Write well. Write often. Edit wisely.
The benefits of a professional edit by an experienced editor are many, from the basics of correcting spelling, punctuation, and grammar to the more complex issues of adjusting plot and characterization and pacing and tone.
An editor is that second set of eyes that every writer needs for his work. No writer of long fiction will find every error in his own writing. (And unfortunately for those of us wanting perfection, most novels are printed with errors.) The experienced editor is trained to see errors and, even better, knows how to correct them, can often show you several options for correcting problem words or phrases or scenes. An editor is also impartial—he or she will not feel the same attachment for pet phrases that the writer has. Such an attachment on the writer’s part may well prevent him from deleting wording that hinders rather than benefits his story.
Yet, paying a professional editor is not the only option for writers. A critique partner—one who is free to tell you what’s wrong with your story—is a great alternative. Trade critiques with a friend or find a partner through Internet writing groups. Join a local writers group and share your work there. Keep in mind, however, that other writers may not give your work the same detailed analysis an editor would. They may have neither the skill nor the interest. What they can provide may be enough for your needs. Just keep the limitations in mind.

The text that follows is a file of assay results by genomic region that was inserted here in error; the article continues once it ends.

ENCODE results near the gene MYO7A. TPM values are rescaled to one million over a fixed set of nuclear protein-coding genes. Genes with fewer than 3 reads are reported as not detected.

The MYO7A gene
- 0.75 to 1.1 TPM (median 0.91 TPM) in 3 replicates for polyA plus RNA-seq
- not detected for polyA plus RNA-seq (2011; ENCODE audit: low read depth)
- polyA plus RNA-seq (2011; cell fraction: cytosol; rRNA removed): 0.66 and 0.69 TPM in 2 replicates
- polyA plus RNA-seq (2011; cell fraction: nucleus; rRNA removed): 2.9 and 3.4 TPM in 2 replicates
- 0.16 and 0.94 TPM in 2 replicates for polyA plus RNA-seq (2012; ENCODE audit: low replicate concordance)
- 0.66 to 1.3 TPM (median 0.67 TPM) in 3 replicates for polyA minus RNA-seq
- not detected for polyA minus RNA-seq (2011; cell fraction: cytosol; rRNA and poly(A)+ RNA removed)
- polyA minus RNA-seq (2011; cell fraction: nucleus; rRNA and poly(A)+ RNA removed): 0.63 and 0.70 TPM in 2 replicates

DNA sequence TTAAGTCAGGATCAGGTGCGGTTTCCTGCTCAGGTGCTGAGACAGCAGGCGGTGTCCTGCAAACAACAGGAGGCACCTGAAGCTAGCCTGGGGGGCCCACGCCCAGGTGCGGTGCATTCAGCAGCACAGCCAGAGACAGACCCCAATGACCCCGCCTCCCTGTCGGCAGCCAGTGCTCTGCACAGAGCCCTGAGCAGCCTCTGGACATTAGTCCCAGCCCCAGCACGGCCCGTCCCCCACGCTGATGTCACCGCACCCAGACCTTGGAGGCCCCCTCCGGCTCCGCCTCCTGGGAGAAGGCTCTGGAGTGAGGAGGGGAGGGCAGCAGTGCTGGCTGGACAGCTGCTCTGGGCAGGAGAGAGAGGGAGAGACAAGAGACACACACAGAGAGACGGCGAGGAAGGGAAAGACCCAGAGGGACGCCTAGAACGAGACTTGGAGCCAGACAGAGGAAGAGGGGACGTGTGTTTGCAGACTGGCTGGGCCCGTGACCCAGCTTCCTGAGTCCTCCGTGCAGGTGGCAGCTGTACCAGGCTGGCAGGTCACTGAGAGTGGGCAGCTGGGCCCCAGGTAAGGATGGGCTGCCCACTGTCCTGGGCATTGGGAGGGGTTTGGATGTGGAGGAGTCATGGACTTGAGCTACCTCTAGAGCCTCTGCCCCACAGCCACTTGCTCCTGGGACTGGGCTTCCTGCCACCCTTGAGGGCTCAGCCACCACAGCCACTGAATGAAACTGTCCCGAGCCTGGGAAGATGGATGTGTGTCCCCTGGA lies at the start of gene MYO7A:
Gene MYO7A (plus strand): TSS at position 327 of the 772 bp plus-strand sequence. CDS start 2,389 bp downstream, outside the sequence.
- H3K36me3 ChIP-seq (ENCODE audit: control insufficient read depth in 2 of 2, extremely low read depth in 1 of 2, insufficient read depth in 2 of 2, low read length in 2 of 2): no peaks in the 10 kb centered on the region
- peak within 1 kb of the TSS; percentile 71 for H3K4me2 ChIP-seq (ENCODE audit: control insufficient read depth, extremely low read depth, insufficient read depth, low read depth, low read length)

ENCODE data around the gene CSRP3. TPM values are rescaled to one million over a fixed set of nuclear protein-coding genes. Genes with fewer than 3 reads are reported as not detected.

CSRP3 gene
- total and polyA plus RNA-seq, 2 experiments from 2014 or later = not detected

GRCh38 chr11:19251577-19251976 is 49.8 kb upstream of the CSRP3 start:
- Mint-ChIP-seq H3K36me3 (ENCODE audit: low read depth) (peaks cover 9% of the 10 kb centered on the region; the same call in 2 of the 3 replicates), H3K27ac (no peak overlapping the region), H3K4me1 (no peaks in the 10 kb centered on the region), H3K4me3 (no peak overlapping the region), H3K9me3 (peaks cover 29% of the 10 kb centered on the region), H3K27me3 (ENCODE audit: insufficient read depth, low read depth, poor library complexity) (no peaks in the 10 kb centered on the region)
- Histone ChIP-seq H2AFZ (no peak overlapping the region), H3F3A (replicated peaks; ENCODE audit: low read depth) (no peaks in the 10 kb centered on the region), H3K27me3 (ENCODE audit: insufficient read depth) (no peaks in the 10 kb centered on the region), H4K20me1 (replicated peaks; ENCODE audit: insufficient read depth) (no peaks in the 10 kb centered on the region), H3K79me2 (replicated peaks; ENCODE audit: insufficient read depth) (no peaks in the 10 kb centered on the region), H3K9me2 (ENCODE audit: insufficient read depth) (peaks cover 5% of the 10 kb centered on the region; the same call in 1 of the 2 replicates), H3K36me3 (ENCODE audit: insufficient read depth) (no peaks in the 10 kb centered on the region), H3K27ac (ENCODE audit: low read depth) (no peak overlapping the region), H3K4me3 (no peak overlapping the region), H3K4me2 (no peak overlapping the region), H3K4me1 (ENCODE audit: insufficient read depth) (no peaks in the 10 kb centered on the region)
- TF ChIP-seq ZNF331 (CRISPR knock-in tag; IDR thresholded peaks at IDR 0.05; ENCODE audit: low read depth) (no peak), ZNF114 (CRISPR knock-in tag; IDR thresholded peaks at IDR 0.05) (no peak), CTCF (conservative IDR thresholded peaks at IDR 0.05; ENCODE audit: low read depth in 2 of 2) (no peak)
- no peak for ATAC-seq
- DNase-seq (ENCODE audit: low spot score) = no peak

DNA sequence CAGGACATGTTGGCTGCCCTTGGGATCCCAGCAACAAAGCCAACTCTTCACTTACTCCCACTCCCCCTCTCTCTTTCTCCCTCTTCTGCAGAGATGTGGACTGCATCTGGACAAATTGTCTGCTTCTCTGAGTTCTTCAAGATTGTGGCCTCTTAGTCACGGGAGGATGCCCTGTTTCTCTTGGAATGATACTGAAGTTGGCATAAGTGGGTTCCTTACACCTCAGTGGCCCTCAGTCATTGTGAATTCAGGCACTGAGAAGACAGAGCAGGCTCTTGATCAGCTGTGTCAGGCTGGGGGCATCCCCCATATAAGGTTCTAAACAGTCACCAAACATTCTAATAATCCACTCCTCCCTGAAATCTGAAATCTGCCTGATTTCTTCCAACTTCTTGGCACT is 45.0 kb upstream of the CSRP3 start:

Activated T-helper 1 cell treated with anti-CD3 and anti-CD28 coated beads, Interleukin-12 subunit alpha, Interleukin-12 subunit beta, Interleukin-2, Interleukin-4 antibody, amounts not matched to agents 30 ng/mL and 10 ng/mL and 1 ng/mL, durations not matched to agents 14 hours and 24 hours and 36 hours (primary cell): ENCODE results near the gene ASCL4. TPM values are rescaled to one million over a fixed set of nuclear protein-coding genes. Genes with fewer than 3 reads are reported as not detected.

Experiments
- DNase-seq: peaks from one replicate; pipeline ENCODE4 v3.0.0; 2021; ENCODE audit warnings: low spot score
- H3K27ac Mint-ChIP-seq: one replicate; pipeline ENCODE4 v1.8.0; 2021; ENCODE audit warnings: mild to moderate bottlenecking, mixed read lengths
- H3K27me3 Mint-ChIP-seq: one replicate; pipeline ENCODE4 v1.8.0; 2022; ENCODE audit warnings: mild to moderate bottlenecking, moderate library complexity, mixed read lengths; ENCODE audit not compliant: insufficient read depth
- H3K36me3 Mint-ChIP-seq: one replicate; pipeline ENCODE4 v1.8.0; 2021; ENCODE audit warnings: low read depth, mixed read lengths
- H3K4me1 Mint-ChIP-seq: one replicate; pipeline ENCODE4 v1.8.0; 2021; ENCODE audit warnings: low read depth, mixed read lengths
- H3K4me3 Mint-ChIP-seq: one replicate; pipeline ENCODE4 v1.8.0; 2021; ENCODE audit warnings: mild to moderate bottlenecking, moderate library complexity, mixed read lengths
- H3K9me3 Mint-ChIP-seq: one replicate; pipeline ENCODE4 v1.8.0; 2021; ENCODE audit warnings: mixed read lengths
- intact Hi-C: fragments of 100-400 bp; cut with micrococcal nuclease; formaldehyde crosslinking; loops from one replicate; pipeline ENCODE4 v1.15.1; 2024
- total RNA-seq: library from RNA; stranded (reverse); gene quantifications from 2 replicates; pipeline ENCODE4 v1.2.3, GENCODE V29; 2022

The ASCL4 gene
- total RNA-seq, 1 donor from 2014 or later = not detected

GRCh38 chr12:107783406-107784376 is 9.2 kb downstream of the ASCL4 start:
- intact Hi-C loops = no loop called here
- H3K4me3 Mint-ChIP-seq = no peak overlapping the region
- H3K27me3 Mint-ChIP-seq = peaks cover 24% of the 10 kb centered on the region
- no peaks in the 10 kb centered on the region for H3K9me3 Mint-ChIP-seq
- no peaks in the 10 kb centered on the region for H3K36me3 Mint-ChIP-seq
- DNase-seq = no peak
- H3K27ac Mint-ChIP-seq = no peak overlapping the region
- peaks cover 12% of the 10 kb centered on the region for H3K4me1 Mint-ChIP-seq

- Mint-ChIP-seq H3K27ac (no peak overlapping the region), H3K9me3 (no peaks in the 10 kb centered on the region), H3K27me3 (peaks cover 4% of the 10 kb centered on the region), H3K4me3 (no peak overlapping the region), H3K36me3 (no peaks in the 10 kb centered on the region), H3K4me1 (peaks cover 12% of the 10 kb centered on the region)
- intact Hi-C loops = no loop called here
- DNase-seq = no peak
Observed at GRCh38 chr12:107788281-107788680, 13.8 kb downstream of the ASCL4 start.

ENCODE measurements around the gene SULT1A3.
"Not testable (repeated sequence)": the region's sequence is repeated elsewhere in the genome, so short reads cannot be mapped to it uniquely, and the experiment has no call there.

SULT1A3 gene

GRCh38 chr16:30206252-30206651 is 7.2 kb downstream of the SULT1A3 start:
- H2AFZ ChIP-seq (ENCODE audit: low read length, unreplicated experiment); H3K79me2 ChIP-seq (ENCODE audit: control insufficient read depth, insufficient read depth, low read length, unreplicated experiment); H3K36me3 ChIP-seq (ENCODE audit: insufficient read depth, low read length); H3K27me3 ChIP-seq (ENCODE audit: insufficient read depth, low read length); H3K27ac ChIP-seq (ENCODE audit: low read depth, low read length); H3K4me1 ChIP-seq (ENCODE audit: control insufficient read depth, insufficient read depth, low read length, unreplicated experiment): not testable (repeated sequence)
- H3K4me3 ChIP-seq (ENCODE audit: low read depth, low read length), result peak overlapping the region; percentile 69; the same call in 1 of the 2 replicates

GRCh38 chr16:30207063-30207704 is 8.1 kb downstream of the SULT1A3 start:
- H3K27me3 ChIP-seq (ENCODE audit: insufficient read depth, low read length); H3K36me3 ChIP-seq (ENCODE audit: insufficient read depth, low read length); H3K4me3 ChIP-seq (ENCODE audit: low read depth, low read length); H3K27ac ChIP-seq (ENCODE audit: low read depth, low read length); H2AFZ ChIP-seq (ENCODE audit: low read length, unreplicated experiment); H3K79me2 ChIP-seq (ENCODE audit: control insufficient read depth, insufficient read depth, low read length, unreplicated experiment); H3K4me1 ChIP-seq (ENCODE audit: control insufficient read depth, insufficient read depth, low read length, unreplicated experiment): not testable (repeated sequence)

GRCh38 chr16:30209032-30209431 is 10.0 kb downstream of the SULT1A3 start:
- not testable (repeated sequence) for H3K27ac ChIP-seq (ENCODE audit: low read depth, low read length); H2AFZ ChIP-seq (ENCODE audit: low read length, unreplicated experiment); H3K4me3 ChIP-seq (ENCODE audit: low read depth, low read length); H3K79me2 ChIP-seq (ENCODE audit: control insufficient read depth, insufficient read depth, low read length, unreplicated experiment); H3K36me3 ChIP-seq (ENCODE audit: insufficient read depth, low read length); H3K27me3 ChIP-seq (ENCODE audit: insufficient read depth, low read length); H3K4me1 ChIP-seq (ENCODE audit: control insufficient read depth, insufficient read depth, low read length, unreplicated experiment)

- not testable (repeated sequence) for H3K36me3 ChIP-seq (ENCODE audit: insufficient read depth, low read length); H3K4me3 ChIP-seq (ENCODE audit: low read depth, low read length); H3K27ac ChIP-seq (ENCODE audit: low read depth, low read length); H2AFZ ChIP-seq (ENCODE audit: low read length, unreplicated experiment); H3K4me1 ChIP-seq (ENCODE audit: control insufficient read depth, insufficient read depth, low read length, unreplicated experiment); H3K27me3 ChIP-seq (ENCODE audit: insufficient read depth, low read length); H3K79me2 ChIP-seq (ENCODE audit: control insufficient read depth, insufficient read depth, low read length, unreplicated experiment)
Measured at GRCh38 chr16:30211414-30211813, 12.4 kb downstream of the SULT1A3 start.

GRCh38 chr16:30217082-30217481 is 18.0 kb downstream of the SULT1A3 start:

So, should you pay an editor to go through your manuscript?
If you’ve never studied writing either formally or informally, yes, consider a professional edit. Treat the experience as continuing education.
If your query letter and synopsis get you repeated requests to submit a partial or full manuscript but your submission is rejected again and again, consider a professional edit.
If you’re a quick learner or one who learns by example, consider an edit. After one in-depth edit, you may be able to take what you’ve learned and apply it to subsequent manuscripts.
If you’re self-publishing, by all means consider a professional edit. As I mentioned earlier, everyone needs a second set of eyes to examine his work.
If you’re writing for your own enjoyment, don’t have plans to publish, or just don’t have the money to invest in a freelance edit, consider other options first. A good edit is worth the price, but you may have other considerations or circumstances that trump the benefits of an edit.
An edit for your novel manuscript is an investment. An investment in not only one project, but in your career as a writer. I recommend that, when feasible, you make the investment at least once in that career.